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EU leaders continue considering Brexit extension as Boris Johnson threatens snap election
24 October 2019, 08:42
EU leaders will continue to consider whether to grant the EU another Brexit extension with just a week to go before October 31.
Boris Johnson has objected against any lengthy delay and warned he will push for a snap general election if Brexit is pushed into the new year.
Any decision is likely to wait until Friday when leaders are expected to make their decision on whether, and for how long, there should be another Brexit delay.
It is widely thought they will agree a so-called "flextension" to the end of January, with the option for the UK to leave before then if there is agreement in Parliament on a deal.
If leaders cannot come to an agreement it could mean there will have to be an EU emergency summit, probably on Monday, just three days before the UK is currently due to leave.
The @Europarl_EN's Brexit Steering Group met today & is of the opinion that a flextension, not going beyond the 31st Jan, is the only way forward. This is an important agreement & the European Parliament needs time to scrutinise in detail, especially concerning citizens rights.— Guy Verhofstadt (@guyverhofstadt) October 23, 2019
A shorter extension would be a boost to Mr Johnson who has told outgoing European Council president Donald Tusk that he does not want any further delay.
Meanwhile, a rift has appeared between ministers and senior No 10 advisers over whether to press for a December poll.
Dominic Cummings, Mr Johnson's chief adviser, is reportedly leading calls to abandon attempts to get the Prime Minister's Brexit deal through Parliament and go for an election.
But Northern Ireland Secretary Julian Smith is said to be among ministers arguing it is still possible to pass a bill ratifying the agreement, despite Tuesday's defeat for Mr Johnson's attempt to fast-track it through the Commons.
Even if the PM does decide to press for an early election there is no guarantee that he will succeed.
.@sajidjavid insists that the Government can still get Brexit done by 31st October.— Peston (@itvpeston) October 23, 2019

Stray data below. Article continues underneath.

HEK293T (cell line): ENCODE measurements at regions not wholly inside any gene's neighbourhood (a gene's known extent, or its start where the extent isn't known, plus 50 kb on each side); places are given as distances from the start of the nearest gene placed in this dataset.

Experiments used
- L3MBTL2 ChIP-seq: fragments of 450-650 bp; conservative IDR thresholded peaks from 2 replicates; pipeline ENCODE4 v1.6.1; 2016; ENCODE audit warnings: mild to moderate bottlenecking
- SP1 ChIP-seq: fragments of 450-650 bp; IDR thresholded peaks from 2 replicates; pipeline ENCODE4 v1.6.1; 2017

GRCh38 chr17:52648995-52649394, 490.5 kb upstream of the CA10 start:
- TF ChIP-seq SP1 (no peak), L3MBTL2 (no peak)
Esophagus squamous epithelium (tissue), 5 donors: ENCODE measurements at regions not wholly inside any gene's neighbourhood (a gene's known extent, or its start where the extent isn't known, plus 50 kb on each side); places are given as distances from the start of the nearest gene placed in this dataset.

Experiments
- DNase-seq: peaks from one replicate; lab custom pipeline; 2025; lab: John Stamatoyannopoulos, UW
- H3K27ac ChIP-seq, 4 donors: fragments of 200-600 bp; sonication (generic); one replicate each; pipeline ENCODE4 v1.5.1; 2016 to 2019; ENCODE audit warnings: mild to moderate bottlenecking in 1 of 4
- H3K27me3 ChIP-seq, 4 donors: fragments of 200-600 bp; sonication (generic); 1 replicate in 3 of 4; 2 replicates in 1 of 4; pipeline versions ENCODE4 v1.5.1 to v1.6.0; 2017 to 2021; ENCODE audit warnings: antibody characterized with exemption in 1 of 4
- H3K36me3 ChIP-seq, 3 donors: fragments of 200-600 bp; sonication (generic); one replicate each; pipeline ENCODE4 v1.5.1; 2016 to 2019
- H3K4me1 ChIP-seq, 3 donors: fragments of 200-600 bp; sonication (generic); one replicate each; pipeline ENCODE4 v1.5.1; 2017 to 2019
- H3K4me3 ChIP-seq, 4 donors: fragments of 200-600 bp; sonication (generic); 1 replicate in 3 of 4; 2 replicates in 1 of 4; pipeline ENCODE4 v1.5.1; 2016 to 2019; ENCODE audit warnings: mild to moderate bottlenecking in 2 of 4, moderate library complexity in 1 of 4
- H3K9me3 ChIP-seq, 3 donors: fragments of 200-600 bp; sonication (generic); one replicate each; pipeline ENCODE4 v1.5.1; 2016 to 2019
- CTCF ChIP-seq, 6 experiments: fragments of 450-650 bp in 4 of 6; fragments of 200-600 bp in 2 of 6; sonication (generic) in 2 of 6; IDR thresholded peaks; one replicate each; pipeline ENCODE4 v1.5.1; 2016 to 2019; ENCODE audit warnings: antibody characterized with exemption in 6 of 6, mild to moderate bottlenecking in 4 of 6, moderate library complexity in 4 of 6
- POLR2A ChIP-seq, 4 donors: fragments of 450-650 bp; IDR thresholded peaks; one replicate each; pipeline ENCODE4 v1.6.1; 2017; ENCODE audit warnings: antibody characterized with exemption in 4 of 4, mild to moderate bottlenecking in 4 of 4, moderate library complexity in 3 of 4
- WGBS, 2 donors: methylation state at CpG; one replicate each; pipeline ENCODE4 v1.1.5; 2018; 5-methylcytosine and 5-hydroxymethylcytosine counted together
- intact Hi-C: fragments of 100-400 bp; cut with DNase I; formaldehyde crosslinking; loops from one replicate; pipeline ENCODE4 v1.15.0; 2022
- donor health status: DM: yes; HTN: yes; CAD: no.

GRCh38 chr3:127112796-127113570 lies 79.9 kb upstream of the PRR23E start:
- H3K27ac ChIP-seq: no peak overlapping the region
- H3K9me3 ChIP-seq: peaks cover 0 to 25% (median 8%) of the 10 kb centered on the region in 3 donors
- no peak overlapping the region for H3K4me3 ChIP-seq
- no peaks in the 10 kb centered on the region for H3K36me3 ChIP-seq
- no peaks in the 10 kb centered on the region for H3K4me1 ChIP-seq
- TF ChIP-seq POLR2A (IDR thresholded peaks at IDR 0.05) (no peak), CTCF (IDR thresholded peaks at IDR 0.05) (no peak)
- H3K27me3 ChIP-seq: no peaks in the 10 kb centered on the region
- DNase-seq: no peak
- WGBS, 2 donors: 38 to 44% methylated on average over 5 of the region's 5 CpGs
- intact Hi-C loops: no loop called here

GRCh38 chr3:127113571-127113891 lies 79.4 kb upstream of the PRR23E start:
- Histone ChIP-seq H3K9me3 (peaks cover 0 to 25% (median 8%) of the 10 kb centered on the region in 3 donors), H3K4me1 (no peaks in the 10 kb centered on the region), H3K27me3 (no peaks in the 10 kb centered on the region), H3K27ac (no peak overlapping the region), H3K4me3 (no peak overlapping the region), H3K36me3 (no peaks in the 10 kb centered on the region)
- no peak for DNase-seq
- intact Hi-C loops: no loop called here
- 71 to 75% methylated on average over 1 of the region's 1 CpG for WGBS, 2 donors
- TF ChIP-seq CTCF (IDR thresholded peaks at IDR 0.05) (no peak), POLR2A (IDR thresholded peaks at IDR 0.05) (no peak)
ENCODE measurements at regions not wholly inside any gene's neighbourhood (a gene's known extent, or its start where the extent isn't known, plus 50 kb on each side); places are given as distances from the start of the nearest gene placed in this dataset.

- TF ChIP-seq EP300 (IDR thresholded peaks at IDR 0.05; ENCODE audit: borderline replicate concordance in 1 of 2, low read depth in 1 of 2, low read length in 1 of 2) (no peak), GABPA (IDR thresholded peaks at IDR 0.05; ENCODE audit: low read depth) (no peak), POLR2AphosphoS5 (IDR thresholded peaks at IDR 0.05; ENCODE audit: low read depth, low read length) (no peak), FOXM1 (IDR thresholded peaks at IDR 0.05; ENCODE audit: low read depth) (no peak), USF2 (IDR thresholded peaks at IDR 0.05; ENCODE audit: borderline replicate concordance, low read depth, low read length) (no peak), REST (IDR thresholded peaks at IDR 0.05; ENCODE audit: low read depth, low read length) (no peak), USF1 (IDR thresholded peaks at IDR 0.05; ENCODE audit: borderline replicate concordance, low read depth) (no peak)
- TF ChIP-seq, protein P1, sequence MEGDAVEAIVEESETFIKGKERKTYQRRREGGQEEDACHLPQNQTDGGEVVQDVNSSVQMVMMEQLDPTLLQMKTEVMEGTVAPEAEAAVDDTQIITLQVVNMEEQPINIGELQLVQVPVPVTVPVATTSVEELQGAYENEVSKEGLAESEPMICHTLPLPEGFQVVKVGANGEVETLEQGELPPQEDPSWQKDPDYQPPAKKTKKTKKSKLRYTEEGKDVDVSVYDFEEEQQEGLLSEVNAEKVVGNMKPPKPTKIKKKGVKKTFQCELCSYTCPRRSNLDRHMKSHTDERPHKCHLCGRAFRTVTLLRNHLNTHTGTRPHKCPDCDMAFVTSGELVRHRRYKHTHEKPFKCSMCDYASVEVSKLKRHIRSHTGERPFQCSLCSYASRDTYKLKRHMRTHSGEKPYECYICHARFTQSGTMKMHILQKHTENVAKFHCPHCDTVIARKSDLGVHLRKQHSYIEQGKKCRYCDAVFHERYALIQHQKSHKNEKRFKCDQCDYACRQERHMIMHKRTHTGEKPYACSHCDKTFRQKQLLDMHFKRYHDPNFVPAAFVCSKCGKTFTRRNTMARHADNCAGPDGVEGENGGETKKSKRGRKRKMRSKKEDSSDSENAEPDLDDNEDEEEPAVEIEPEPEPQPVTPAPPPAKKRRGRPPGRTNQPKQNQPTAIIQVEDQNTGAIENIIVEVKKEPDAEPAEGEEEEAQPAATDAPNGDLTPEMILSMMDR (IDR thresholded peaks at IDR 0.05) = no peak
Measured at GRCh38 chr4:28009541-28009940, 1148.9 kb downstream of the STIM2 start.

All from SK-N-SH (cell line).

“If that means we have to sit Friday, Saturday, Sunday - sit every hour of the day - that’s what we need to do to deliver on the 31st ” #Peston pic.twitter.com/xuaeHHLBlk
Under the Fixed-Term Parliaments Act he would need a "super majority" of two-thirds of all MPs to call an election, which would require Labour support.
There are fears among Conservatives that if there is an election before the UK has left the EU, it will play into the hands of Nigel Farage's Brexit Party.
Jeremy Corbyn has said Labour is ready to go to the country once it is sure Mr Johnson cannot "crash out" in a no-deal Brexit in the middle of a campaign.
Shadow chancellor John McDonnell, however, said Labour is prepared for an election before Christmas "if necessary."
"We're hoping, step by step, hoping we can get some agreement with the government ... If we can't we're up for an election for whenever it comes, and we're confident..." he told ITV's Peston programme.
But that stance appears to be at odds with the fact there is widespread opposition to an election among the party's MPs at a time when they are trailing in the polls.
Meanwhile, Chancellor Sajid Javid told Peston that the Government was "on track" to deliver a budget on November 6, contradicting information given by a spokesman for Number 10.
Mr Javid said: "The budget's on track, and as I said at the time when I announced the date, November the 6th, the only situation there won't be a budget is if there was actually a no deal outcome."